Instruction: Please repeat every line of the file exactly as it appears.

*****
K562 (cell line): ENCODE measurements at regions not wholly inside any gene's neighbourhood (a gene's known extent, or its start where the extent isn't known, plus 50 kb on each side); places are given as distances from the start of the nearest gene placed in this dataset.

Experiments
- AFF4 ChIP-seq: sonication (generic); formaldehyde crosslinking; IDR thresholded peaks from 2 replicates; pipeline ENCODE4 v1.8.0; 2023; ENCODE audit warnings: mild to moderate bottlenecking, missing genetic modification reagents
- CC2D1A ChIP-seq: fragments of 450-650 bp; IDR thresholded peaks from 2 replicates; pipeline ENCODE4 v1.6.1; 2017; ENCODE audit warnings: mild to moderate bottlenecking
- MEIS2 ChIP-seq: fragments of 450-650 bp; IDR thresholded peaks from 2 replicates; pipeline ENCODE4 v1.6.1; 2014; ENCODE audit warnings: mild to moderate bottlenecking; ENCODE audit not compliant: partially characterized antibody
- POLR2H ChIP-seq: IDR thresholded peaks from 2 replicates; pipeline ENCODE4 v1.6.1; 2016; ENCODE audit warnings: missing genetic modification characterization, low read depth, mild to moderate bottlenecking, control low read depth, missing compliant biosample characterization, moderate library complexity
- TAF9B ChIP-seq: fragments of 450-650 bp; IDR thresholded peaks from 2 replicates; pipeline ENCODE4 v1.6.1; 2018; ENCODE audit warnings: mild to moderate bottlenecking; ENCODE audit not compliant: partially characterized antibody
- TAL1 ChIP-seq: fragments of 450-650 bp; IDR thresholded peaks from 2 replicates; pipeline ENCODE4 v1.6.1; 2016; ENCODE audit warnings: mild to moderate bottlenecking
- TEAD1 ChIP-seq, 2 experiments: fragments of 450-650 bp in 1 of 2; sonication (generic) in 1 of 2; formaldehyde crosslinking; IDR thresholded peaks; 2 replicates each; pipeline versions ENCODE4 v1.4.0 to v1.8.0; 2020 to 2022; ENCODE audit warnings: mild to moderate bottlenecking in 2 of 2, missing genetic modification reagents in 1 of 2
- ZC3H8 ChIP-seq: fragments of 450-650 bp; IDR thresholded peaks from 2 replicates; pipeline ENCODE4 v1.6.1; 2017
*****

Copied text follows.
K562 (cell line): ENCODE measurements at regions not wholly inside any gene's neighbourhood (a gene's known extent, or its start where the extent isn't known, plus 50 kb on each side); places are given as distances from the start of the nearest gene placed in this dataset.

Experiments
- AFF4 ChIP-seq: sonication (generic); formaldehyde crosslinking; IDR thresholded peaks from 2 replicates; pipeline ENCODE4 v1.8.0; 2023; ENCODE audit warnings: mild to moderate bottlenecking, missing genetic modification reagents
- CC2D1A ChIP-seq: fragments of 450-650 bp; IDR thresholded peaks from 2 replicates; pipeline ENCODE4 v1.6.1; 2017; ENCODE audit warnings: mild to moderate bottlenecking
- MEIS2 ChIP-seq: fragments of 450-650 bp; IDR thresholded peaks from 2 replicates; pipeline ENCODE4 v1.6.1; 2014; ENCODE audit warnings: mild to moderate bottlenecking; ENCODE audit not compliant: partially characterized antibody
- POLR2H ChIP-seq: IDR thresholded peaks from 2 replicates; pipeline ENCODE4 v1.6.1; 2016; ENCODE audit warnings: missing genetic modification characterization, low read depth, mild to moderate bottlenecking, control low read depth, missing compliant biosample characterization, moderate library complexity
- TAF9B ChIP-seq: fragments of 450-650 bp; IDR thresholded peaks from 2 replicates; pipeline ENCODE4 v1.6.1; 2018; ENCODE audit warnings: mild to moderate bottlenecking; ENCODE audit not compliant: partially characterized antibody
- TAL1 ChIP-seq: fragments of 450-650 bp; IDR thresholded peaks from 2 replicates; pipeline ENCODE4 v1.6.1; 2016; ENCODE audit warnings: mild to moderate bottlenecking
- TEAD1 ChIP-seq, 2 experiments: fragments of 450-650 bp in 1 of 2; sonication (generic) in 1 of 2; formaldehyde crosslinking; IDR thresholded peaks; 2 replicates each; pipeline versions ENCODE4 v1.4.0 to v1.8.0; 2020 to 2022; ENCODE audit warnings: mild to moderate bottlenecking in 2 of 2, missing genetic modification reagents in 1 of 2
- ZC3H8 ChIP-seq: fragments of 450-650 bp; IDR thresholded peaks from 2 replicates; pipeline ENCODE4 v1.6.1; 2017